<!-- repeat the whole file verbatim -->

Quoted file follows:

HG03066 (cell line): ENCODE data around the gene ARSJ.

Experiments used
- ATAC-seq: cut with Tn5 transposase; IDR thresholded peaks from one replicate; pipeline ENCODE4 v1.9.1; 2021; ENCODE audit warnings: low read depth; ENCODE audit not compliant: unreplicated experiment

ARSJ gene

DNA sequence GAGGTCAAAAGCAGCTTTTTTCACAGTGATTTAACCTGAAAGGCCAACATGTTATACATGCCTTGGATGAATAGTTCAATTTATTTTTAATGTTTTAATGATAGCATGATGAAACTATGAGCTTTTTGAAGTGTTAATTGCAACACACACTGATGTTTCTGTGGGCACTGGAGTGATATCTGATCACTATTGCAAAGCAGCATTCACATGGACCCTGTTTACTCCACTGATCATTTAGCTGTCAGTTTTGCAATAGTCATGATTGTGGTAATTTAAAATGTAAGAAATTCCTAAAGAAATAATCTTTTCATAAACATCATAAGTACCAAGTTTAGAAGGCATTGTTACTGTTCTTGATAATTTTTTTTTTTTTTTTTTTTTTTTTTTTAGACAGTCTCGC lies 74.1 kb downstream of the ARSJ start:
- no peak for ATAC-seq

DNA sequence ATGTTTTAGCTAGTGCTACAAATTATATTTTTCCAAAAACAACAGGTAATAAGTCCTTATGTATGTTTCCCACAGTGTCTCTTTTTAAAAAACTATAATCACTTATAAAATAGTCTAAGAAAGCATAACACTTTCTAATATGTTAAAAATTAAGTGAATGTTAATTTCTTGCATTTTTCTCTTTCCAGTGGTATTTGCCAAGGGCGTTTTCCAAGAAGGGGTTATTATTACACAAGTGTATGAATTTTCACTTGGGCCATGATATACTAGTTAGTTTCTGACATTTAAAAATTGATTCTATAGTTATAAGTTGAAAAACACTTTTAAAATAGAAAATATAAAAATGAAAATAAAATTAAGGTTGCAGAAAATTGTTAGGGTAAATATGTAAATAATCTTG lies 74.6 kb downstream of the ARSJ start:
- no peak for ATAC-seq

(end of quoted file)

HG03066 (cell line): ENCODE data around the gene ARSJ.

Experiments used
- ATAC-seq: cut with Tn5 transposase; IDR thresholded peaks from one replicate; pipeline ENCODE4 v1.9.1; 2021; ENCODE audit warnings: low read depth; ENCODE audit not compliant: unreplicated experiment

ARSJ gene

DNA sequence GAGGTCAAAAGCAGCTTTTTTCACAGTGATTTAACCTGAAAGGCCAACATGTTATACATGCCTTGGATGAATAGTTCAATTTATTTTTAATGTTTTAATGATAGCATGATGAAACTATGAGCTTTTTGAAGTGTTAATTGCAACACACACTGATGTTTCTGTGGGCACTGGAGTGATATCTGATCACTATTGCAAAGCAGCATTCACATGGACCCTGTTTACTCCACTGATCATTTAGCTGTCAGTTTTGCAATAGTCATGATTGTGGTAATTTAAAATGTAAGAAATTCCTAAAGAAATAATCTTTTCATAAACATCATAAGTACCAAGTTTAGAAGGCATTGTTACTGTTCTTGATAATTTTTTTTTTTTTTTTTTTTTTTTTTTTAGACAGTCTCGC lies 74.1 kb downstream of the ARSJ start:
- no peak for ATAC-seq

DNA sequence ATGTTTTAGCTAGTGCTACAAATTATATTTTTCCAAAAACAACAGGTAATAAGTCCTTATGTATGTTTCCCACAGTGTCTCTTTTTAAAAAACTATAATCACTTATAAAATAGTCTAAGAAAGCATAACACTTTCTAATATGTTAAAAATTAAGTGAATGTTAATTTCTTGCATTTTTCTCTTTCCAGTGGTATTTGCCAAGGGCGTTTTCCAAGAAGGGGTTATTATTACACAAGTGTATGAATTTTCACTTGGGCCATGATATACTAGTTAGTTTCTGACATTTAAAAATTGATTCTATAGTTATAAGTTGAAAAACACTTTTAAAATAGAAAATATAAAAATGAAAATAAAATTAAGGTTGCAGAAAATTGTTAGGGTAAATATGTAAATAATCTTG lies 74.6 kb downstream of the ARSJ start:
- no peak for ATAC-seq